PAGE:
While it is OK to eat and drink small quantities of sweet things and chocolates to satisfy this craving – taking in too much sugar actually slows down the passage of information in the brain. This results in your child not being able to study as well as he hopes to and leads to stress and anxiety – which makes studying even more difficult.
So avoid giving your child too many sweets chocolates and sugary drinks
Tip 3 for the exam diet – provide a healthy breakfast
A healthy breakfast is essential to ensure that your child’s brain functions well. Breakfast is as important on exam days as it is on days when your child is sitting at home and studying.
A healthy breakfast improves short-term memory and attention and students who eat breakfast have been seen to perform better than those who don’t.
Nervousness may make eating large quantities of breakfast difficult. And so efforts must be made to serve the breakfast as energy rich, tasty food that can be munched away in a few bites.
High fiber whole grains, diary and fruit – top the brain fuel list and must make it to your child’s breakfast plate
Tip 4 for the exam diet – ensure that your child drinks enough water
To study well your child must drink lots of water. Both brain and body require to be well hydrated to function well.
The brain and the nerves that carry information require water to move the information along. Also, without water the body a dehydrated and tired body cannot support the brain which requires to work long hours.
However water must be consumed in its pure form. Juices, tea, coffee and other beverages cannot take over the function of water. In fact beverages like tea coffee and fizzy drinks – actually dehydrate the body further by causing frequent and excessive urination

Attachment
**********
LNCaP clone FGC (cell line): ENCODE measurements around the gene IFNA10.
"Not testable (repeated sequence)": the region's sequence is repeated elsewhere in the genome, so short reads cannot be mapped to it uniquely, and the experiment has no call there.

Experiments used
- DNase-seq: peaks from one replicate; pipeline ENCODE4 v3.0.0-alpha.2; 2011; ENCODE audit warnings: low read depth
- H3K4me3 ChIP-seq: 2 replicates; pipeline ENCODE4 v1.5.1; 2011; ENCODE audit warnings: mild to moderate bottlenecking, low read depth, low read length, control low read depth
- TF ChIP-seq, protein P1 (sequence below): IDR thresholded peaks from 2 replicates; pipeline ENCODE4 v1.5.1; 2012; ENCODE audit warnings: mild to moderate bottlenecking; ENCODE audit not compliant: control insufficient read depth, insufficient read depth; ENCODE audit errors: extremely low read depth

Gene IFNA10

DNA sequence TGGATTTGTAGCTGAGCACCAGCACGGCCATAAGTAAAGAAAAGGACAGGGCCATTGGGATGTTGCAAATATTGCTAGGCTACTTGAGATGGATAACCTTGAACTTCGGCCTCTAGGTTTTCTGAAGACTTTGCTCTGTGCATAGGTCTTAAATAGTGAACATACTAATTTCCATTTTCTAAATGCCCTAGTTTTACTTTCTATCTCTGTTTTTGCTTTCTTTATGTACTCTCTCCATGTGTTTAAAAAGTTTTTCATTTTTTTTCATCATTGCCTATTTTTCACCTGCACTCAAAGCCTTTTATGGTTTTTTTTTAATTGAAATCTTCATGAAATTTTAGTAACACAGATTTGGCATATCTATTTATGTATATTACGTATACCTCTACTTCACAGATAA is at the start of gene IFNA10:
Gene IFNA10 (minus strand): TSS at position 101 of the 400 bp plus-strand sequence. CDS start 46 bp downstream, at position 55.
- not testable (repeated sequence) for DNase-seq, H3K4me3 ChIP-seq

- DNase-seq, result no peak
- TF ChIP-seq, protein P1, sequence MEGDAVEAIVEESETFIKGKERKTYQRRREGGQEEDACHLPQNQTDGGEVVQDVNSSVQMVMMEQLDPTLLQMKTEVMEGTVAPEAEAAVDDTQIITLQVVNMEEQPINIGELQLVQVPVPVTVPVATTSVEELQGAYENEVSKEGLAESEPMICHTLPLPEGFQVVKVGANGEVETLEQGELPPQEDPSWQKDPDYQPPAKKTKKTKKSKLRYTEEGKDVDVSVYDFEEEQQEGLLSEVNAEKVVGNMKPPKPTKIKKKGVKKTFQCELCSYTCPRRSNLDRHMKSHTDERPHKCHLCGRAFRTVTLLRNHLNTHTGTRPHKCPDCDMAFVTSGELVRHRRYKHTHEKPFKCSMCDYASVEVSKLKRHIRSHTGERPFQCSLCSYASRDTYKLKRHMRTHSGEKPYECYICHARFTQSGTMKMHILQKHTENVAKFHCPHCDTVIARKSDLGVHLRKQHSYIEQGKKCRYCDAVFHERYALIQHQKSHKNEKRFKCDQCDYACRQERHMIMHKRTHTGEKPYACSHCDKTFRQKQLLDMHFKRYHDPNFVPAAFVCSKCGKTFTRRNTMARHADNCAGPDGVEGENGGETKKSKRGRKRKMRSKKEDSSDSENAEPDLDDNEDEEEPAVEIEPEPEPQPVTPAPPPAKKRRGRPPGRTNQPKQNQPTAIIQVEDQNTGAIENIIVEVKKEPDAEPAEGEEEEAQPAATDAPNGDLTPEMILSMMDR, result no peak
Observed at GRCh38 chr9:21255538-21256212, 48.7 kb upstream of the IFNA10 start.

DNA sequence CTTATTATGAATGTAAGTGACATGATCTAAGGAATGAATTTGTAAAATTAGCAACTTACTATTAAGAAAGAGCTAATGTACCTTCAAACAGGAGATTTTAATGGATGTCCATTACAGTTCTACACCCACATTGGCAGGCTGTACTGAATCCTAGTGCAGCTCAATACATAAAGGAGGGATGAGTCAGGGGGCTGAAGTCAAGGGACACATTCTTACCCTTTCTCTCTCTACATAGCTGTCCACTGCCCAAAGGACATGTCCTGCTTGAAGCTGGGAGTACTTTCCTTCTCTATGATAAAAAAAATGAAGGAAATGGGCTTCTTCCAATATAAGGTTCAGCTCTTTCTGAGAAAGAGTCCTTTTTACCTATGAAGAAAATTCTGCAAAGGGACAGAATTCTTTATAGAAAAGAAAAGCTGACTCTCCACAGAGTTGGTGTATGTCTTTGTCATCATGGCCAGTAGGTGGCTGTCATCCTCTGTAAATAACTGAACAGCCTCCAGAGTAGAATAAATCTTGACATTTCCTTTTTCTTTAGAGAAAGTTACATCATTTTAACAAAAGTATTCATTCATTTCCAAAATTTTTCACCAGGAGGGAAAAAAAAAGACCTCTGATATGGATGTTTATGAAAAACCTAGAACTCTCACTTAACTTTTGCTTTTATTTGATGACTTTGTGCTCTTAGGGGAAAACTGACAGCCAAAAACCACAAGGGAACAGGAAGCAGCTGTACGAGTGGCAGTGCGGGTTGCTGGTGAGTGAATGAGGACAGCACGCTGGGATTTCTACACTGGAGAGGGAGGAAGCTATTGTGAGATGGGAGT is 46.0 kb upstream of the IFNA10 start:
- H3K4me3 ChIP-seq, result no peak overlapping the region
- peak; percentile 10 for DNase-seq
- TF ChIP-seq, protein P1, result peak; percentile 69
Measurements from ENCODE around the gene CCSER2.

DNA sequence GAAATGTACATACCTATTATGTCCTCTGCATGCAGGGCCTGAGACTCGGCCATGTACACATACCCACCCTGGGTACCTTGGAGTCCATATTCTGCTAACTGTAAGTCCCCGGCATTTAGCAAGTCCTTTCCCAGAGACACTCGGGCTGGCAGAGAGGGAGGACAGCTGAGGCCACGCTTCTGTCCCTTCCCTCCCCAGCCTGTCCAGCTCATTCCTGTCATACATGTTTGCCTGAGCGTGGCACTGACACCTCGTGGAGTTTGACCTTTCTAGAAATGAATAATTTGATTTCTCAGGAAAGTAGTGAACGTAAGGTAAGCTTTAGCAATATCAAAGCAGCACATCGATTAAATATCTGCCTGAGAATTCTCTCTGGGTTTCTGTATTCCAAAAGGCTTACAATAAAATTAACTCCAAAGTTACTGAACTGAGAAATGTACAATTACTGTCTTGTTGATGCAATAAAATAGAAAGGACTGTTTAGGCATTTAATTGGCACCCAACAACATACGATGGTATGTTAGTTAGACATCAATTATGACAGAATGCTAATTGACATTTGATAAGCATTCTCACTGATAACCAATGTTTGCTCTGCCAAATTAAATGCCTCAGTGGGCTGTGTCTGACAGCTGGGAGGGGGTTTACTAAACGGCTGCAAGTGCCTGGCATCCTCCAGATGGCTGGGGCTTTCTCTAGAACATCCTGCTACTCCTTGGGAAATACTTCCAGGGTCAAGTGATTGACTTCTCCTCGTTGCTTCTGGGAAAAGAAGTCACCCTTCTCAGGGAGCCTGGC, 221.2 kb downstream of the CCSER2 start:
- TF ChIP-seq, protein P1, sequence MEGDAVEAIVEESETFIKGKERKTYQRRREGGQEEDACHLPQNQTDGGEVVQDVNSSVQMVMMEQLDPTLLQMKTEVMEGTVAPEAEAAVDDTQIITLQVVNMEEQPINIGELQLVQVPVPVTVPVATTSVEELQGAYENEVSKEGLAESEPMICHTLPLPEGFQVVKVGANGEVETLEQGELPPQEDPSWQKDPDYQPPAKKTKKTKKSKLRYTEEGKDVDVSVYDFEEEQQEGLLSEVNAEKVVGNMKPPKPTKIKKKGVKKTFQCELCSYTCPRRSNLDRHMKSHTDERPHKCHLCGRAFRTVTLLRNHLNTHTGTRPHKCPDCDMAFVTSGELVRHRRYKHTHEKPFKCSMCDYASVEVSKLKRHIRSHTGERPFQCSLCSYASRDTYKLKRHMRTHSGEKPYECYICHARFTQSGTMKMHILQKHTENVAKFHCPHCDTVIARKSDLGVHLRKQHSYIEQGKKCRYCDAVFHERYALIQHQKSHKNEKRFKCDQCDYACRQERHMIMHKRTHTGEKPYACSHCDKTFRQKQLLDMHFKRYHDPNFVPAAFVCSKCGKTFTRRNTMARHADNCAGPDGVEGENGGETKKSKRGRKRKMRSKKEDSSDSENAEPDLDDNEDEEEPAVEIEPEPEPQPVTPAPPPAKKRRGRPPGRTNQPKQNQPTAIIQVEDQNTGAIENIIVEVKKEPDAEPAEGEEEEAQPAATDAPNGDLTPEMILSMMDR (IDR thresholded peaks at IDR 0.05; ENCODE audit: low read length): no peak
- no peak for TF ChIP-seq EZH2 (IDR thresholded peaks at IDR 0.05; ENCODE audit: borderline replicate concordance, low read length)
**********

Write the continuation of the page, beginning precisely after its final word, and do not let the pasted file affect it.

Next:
Place a bottle at a strategic location on the study table so that your child can take frequent sips from it. Adequate water intake can help the brain and body to function well.
Also watch The drink that can keep your child healthy
Tip 5 for exam diet – keep your child away from excess tea and coffee
When there is a lot to study and very little time – children try to cover their vast syllabus by cutting down on their hours of sleep.
It is impossible to stay awake when the brain insists on sleeping without some help from drinks like tea or coffee. And so, just before and during exams – children drink lots and lots of tea and coffee.
But while the caffeine in tea and coffee – do manage to drive away sleep temporarily – over a period of time they start causing several adverse effects which impair the learning process.
With more and more tea and coffee – more and more caffeine accumulates in the body and it causes anxiety, discomfort and inability to concentrate. This defeats the whole purpose of staying awake to study.
Sleep is essential for learning and to retain what is learnt. It is important to encourage children to refresh their brains with enough hours of sleep.
Tip 6 for exam diet – memory enhancing drugs don’t work
As the exams come closer – students often encounter the “I am forgetting everything” feeling.
Children can panic to such an extent that they cause their parents to panic as well. This panic sometimes prompts parents to look out for memory enhancing drugs to help their children.
However, before you buy these drugs – understand that these drugs rarely do the wonderful things they promise. No drug can make you remember what you have not studied. In fact they may actually do the opposite and make your child forget what he has studied. It is therefore safer to stay away from these medicines.
A great deal of research is still required in most cases to prove the efficacy of these drugs and ensure their safety and absence of side effects. In such a scenario – it is best to exercise extreme caution before experimenting with medications or supplements.
If you have an exam going child remember this
Exams are never easy – especially not for those who are taking them. It is wrong to expect children to handle pressure and stress the way we with our decades of experience do. Be compassionate and help your child in all the small ways that you can. Make sure you face life’s challenges as a team.
Also watch Why does my child fall sick so often?